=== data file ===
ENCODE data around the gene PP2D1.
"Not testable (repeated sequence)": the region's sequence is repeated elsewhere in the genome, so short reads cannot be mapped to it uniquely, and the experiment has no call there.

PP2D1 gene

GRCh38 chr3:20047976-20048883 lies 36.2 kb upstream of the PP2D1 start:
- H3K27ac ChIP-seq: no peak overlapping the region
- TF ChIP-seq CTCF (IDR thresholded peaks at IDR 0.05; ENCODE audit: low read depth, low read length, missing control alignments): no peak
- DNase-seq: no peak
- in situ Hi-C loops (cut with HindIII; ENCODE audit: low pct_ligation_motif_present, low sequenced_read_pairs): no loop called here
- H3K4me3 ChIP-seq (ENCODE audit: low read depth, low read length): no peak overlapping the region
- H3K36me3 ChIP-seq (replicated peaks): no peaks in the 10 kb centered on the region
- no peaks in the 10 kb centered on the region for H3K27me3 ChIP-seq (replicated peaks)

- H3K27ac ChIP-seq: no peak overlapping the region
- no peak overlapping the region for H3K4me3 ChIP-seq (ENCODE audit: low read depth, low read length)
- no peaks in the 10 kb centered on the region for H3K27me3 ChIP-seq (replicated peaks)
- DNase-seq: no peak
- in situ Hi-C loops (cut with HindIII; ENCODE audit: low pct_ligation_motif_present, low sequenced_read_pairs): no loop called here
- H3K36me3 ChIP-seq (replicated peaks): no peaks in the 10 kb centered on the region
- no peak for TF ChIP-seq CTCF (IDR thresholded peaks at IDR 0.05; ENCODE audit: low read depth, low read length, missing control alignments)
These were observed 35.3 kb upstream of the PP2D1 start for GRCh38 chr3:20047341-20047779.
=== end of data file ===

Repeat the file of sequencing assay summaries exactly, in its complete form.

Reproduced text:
ENCODE data around the gene PP2D1.
"Not testable (repeated sequence)": the region's sequence is repeated elsewhere in the genome, so short reads cannot be mapped to it uniquely, and the experiment has no call there.

PP2D1 gene

GRCh38 chr3:20047976-20048883 lies 36.2 kb upstream of the PP2D1 start:
- H3K27ac ChIP-seq: no peak overlapping the region
- TF ChIP-seq CTCF (IDR thresholded peaks at IDR 0.05; ENCODE audit: low read depth, low read length, missing control alignments): no peak
- DNase-seq: no peak
- in situ Hi-C loops (cut with HindIII; ENCODE audit: low pct_ligation_motif_present, low sequenced_read_pairs): no loop called here
- H3K4me3 ChIP-seq (ENCODE audit: low read depth, low read length): no peak overlapping the region
- H3K36me3 ChIP-seq (replicated peaks): no peaks in the 10 kb centered on the region
- no peaks in the 10 kb centered on the region for H3K27me3 ChIP-seq (replicated peaks)

- H3K27ac ChIP-seq: no peak overlapping the region
- no peak overlapping the region for H3K4me3 ChIP-seq (ENCODE audit: low read depth, low read length)
- no peaks in the 10 kb centered on the region for H3K27me3 ChIP-seq (replicated peaks)
- DNase-seq: no peak
- in situ Hi-C loops (cut with HindIII; ENCODE audit: low pct_ligation_motif_present, low sequenced_read_pairs): no loop called here
- H3K36me3 ChIP-seq (replicated peaks): no peaks in the 10 kb centered on the region
- no peak for TF ChIP-seq CTCF (IDR thresholded peaks at IDR 0.05; ENCODE audit: low read depth, low read length, missing control alignments)
These were observed 35.3 kb upstream of the PP2D1 start for GRCh38 chr3:20047341-20047779.